12. 😂in elementary school my mom gave me one and said it was good luck, I aced the exam haha 😂 never knew what it was till now lol

  13. They grow in Siberian lakes too, I remember grabbing them and eating them raw fresh from the water

  14. I buy those when I am up in Vancouver at spiritual shop. They call them devils seed pods and people often use them and Gris Gris bags and such, I didn’t know people ate them.

  15. Caltrop – a spiked metal device thrown on the ground to impede wheeled vehicles or (formerly) cavalry horses. These are called caltrops because they resemble the shape of a military caltrop.

  16. In India..there is fruit name singhada..pretty similar and..taste..little bit difference in structure..there fruit heart shape

  17. I had these from a street food cart in Taiwan! They were battered and deep fried. I wouldn't say it was really special, but it was cheap, tasty, and different

  18. I've heard of people who are 'nuts,' people who are 'batty,' even hot women who are bat-shit-crazy, but if anyone is BAT-NUTS , they might as well just forget it

  19. Emmy, have there ever been any foods you've tried that you've been sick by mispreparing or weren't eaten correctly?

  20. The potato would have to be wholly undercooked to have some undercooked pieces in mashed potatoes, because you boil them first, then mash. But I can't imagine how it would be even possible to mash them then, and WHAT FOR. I mean, mashing potato puree from hard potatos, that's just villainy. It wasn't an undercooked piece in your mashed potatoes, they were well cooked, just badly mashed.

  21. I found something like this in Massachusetts, of all places. It was in a watery place, but certainly not a warm place except in summer.

  22. No freakin way I love the way they look 👀 bats omg that is so cool I wish my local grocery store had those wow 😲 Emmy that’s awesome!!!!

  23. These one are a little old. And personally I think the one is a bit green is the best time to have it. I mean have it fresh and row just beside a lake is the best. Sweet and crunchy.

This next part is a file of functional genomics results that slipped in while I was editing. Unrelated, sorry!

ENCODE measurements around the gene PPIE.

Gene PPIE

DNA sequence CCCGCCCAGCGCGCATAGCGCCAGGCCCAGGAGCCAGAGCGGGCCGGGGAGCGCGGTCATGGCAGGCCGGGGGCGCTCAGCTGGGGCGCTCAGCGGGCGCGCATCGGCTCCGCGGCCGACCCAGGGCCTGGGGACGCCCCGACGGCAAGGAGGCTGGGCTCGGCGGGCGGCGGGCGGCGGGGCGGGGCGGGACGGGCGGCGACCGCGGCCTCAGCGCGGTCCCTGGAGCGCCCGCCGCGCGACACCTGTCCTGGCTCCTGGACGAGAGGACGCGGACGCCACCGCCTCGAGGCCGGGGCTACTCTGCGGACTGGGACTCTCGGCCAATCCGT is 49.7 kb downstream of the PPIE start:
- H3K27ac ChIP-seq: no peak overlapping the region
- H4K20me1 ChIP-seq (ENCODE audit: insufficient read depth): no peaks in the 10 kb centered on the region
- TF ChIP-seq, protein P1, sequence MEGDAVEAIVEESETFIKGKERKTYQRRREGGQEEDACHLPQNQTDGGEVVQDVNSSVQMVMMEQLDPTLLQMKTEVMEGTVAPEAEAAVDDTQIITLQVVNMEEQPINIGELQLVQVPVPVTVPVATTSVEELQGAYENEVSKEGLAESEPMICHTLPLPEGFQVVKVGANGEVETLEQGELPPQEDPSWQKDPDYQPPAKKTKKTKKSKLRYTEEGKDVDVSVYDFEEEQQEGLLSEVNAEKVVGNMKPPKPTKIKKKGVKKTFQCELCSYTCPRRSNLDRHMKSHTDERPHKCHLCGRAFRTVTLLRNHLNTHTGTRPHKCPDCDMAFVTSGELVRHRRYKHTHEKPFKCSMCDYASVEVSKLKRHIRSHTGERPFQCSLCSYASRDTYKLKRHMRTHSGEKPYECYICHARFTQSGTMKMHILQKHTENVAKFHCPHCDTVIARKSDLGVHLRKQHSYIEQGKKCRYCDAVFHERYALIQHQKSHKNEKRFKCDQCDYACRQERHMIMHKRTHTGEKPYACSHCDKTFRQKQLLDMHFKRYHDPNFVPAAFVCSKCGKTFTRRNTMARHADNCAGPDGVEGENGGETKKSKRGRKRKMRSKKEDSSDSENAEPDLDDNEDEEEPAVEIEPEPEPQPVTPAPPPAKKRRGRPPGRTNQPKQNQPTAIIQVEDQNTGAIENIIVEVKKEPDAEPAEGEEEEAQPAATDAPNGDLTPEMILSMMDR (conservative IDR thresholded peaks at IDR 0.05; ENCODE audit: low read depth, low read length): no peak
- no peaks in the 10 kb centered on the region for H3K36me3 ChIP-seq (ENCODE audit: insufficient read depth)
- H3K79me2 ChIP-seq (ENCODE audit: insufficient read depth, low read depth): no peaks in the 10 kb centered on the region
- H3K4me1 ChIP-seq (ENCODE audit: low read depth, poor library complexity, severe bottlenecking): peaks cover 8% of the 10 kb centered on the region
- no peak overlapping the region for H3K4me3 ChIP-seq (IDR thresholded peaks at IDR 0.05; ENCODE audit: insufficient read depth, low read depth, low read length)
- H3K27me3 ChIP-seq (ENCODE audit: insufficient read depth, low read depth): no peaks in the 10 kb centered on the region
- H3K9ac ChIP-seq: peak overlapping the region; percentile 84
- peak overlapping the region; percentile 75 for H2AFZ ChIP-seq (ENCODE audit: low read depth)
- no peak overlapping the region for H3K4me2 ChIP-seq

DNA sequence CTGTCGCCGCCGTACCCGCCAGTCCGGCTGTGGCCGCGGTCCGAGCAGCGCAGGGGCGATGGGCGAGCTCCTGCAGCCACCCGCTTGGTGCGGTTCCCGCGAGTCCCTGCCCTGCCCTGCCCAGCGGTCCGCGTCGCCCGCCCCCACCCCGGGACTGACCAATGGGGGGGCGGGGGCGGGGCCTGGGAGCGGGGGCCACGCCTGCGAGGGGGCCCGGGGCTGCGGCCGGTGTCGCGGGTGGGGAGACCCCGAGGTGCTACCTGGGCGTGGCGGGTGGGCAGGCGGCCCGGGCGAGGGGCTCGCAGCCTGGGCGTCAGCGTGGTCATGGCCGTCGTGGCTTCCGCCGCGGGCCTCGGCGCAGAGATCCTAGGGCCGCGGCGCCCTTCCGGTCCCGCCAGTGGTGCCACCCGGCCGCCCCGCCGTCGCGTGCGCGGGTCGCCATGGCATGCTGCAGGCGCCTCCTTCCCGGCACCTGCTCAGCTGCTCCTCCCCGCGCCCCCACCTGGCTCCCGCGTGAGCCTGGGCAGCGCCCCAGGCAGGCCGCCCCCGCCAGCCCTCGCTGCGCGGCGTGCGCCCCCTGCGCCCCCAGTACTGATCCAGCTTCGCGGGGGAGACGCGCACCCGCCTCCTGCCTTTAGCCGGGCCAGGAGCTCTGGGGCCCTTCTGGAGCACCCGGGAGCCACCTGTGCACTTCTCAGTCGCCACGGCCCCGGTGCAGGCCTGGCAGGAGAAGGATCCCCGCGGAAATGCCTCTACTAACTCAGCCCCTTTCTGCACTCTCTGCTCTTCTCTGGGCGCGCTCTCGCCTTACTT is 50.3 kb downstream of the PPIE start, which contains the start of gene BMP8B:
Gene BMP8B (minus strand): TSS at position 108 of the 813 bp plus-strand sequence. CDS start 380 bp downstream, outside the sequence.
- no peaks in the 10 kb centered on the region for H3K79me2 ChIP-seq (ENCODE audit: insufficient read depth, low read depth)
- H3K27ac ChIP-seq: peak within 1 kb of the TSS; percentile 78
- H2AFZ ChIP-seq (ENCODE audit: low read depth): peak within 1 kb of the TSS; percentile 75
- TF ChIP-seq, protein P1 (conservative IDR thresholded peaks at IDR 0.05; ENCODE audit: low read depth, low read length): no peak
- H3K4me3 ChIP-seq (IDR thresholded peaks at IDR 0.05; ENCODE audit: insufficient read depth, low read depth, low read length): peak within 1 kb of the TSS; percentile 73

24. Lol… this is the vid where I discovered your channel…. came up in my recommended list so I rewatched

  25. If i ever open one of these things up I would try to put it back together and store it cause of how cool it looks

  26. -09-12-19 Hi, Yesterday, I went to Seattle & bought some. When I came home, I realized that it did stink, so I placed in water & added baking soda, rinsed it, then 2nd time I added water, bkg soda with vinegar & rinsed it again. All the swampy smell was gone. Today, I will boil some & see how it taste. I will dry some & the rest I will share with some friends & see what they think.

  27. … I just bought them at The International Farmers Market on Buford Hwy , in Atlanta , Georgia…
    Today – “ is the Friday , the 13-th…”
    Thank YOU for the information ‼️
    Sincerely…
    🦇 🦇 🦇

  28. These grow in fresh water and the exterior is often contaminated with helminth (worm) eggs. They should be thoroughly washed and cooked before eating or you risk getting a nasty intestinal worm infection.

  29. I can't believe these are natural. They absolutely look like bat-shaped Halloween candy. They look like black licorice.

  30. Once I visited my relative's house and they were cooking this. I gagged at the smell and avoided it like the plague ever since